Boston University once belonged to what was known as the Yankee Conference. It later morphed in the Atlantic 10, which since has been transformed into the Colonial Athletic Association and includes former Boston University football rivals such as Delaware, William & Mary, Richmond, and UMass. These excellent academic institutions often benefit from playing a game each year with an FBS opponent as UMass did with Michigan and William & Mary did with North Carolina this past season. Moreover, Boston University must avail itself of these opportunities as well as others, such as the Colonial Clash between New Hampshire and UMass at Gillette Stadium this past October, a game that drew over 30,000 fans. Why does Boston University shut the door to these possibilities? The inclusion of Boston University in an expanded Colonial Athletic Association would be superb fit for both parties and also revive some of the nostalgia of past competition and rivalries. With the notable exception of Delaware, Boston University’s Nickerson Field is in line with the stadiums of the member conferences.
In addition, Boston University could explore the scheduling of one game a year with an FBS opponent. Other FCS schools in the region have already done it or are exploring the possibility of doing so. For instance, Tom Beckett, the athletic director at Yale, has looked into Yale playing one of the service academies like Army or Navy, yet another example of the pomp, ceremony, and spectacle of college football in our contemporary culture.
The promise, passion, enthusiasm, and excitement of college football are a dynamic element of our culture. It is time that Boston University climbed aboard.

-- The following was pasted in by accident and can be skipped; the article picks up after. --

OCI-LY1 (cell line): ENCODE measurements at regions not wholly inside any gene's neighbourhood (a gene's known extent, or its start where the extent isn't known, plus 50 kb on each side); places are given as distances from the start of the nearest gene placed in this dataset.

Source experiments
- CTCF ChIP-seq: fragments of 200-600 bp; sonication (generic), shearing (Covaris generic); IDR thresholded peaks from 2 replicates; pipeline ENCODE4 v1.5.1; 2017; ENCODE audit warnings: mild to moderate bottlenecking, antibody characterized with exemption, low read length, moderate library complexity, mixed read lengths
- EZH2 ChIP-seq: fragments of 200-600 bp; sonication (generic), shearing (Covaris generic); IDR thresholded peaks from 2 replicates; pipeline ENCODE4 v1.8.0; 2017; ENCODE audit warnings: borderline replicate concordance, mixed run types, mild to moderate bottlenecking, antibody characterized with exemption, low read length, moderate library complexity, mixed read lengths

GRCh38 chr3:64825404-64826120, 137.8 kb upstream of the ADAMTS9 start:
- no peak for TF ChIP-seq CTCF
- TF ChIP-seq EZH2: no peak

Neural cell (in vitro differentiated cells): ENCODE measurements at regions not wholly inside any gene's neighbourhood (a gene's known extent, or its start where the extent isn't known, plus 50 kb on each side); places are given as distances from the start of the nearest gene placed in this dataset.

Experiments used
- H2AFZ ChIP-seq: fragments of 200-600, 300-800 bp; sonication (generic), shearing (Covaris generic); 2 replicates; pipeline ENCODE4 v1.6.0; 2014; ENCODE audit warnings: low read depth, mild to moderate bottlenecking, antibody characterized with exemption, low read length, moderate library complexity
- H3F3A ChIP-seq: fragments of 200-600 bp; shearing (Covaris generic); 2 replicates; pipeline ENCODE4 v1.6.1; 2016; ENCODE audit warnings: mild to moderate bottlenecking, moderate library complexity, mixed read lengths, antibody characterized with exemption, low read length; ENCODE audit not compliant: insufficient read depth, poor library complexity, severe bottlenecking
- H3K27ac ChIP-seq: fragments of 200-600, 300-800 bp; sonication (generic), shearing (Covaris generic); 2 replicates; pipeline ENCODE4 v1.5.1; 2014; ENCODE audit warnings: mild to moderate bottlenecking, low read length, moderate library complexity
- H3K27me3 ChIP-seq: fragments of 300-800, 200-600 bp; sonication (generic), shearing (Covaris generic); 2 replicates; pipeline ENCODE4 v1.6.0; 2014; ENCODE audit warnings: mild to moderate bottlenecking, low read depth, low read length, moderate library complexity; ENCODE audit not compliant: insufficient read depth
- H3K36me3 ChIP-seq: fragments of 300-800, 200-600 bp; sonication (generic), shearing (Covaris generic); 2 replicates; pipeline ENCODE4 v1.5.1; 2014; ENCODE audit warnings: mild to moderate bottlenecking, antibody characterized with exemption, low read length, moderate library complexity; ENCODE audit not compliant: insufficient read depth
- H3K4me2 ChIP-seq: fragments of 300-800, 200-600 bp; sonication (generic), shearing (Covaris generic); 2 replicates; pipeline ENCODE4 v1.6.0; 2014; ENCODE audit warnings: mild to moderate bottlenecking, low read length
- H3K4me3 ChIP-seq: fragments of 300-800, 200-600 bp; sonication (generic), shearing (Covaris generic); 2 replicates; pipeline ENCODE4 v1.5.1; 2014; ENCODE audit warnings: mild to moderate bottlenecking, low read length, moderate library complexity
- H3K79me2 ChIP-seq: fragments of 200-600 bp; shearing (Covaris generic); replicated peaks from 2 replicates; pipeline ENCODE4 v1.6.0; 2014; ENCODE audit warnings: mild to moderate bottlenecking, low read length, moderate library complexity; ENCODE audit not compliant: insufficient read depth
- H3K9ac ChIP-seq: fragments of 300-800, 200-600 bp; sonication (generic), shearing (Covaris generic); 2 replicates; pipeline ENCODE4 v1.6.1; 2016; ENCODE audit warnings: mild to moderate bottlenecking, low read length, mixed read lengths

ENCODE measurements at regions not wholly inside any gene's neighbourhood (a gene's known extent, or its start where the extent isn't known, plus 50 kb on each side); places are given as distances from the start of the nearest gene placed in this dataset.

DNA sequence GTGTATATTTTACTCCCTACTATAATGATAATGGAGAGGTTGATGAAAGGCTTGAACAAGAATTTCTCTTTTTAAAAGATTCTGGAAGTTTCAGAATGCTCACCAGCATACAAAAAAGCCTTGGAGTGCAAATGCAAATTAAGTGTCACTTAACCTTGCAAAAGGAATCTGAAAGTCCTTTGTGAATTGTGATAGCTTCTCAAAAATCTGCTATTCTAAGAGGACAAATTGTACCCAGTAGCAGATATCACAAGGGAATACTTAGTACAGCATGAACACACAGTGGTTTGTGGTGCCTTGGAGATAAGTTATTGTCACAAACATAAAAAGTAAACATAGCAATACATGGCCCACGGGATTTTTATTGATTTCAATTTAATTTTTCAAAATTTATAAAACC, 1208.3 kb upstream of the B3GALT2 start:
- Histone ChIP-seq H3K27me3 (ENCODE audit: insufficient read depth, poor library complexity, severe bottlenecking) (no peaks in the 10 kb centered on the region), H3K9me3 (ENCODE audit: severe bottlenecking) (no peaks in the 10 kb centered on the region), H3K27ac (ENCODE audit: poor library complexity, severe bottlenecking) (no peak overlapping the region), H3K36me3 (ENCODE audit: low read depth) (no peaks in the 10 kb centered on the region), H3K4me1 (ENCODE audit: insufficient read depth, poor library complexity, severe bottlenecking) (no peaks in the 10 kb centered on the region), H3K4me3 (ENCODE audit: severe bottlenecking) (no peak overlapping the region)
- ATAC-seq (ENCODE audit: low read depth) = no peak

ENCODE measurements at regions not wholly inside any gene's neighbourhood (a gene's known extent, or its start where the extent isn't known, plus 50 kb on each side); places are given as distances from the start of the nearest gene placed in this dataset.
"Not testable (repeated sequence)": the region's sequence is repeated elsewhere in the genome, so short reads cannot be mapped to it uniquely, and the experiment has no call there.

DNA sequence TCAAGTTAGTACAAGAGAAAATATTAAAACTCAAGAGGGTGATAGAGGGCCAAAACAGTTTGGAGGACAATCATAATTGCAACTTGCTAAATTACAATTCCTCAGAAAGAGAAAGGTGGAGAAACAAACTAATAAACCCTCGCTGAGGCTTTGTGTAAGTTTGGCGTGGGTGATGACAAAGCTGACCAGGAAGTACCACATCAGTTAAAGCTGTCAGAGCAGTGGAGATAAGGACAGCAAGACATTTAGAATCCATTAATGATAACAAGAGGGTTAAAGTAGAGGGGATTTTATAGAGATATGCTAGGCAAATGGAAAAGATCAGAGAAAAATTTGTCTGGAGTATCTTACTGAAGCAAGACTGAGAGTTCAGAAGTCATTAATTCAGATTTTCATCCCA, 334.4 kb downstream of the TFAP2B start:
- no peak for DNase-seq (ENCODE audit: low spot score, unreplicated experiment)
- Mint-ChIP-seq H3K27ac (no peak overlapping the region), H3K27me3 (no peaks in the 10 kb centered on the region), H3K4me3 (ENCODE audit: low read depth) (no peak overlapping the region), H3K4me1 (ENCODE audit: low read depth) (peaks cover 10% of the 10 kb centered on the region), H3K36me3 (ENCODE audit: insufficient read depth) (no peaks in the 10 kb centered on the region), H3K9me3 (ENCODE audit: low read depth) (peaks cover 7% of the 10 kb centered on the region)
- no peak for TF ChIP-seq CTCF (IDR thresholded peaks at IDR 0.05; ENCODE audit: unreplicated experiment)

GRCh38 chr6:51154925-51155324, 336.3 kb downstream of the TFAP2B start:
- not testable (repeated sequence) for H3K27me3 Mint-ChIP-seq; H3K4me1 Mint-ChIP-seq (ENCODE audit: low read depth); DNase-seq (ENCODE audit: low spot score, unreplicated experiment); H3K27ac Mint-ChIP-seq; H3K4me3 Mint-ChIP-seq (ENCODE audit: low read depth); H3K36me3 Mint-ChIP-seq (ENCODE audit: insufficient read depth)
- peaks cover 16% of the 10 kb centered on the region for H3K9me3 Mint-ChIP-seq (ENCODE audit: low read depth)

Gani Manelli (CAS’87) Waterbury, Connecticut
You featured an interview with Andrew Bacevich (“CommonWealth,” Fall 2010) pertaining to the reduction of our armed forces in the world. I found this shows the lack of understanding of what we as a free nation have to do to preserve the foundation and freedoms we currently enjoy.
First, in the early 1960s an editorial was printed in the Wall Street Journal, in essence stating that we would always be burdened with the patrolling of the hot spots in the world. The editorial stated that if we do not do this, who will? Also, would you like to give our enemies an opportunity to build up to a strength where we would be pulled into another war? Such as allowing Iran to obtain an atomic bomb with the first and foremost target Israel?
Possibly you have forgotten the history of this country prior to World War II, where people wanted to have isolation rather than go to war prior to the buildup of the German war machine. This delayed reaction caused much loss of life, which may have been averted if we have reacted early.
I find Mr. Bacevich’s broad brush opinion that all Boston University students and their families don’t want conscription, which I interpret as that none of the students want to serve their country, hard to believe, as the class of 2014 at West Point had 14,000 men and women apply for admittance, where only 1,200 were accepted. These other men and women who did not make the cut had to enroll somewhere else, possibly even Boston University.
As those who have served will tell you, war is hell. The smell is something that you never forget and the loss of human life is something that you never forget. However, this country may have to go this route to preserve this great country and great schools such as Boston University.
Donald Hill (SMG’61) The Villages, Florida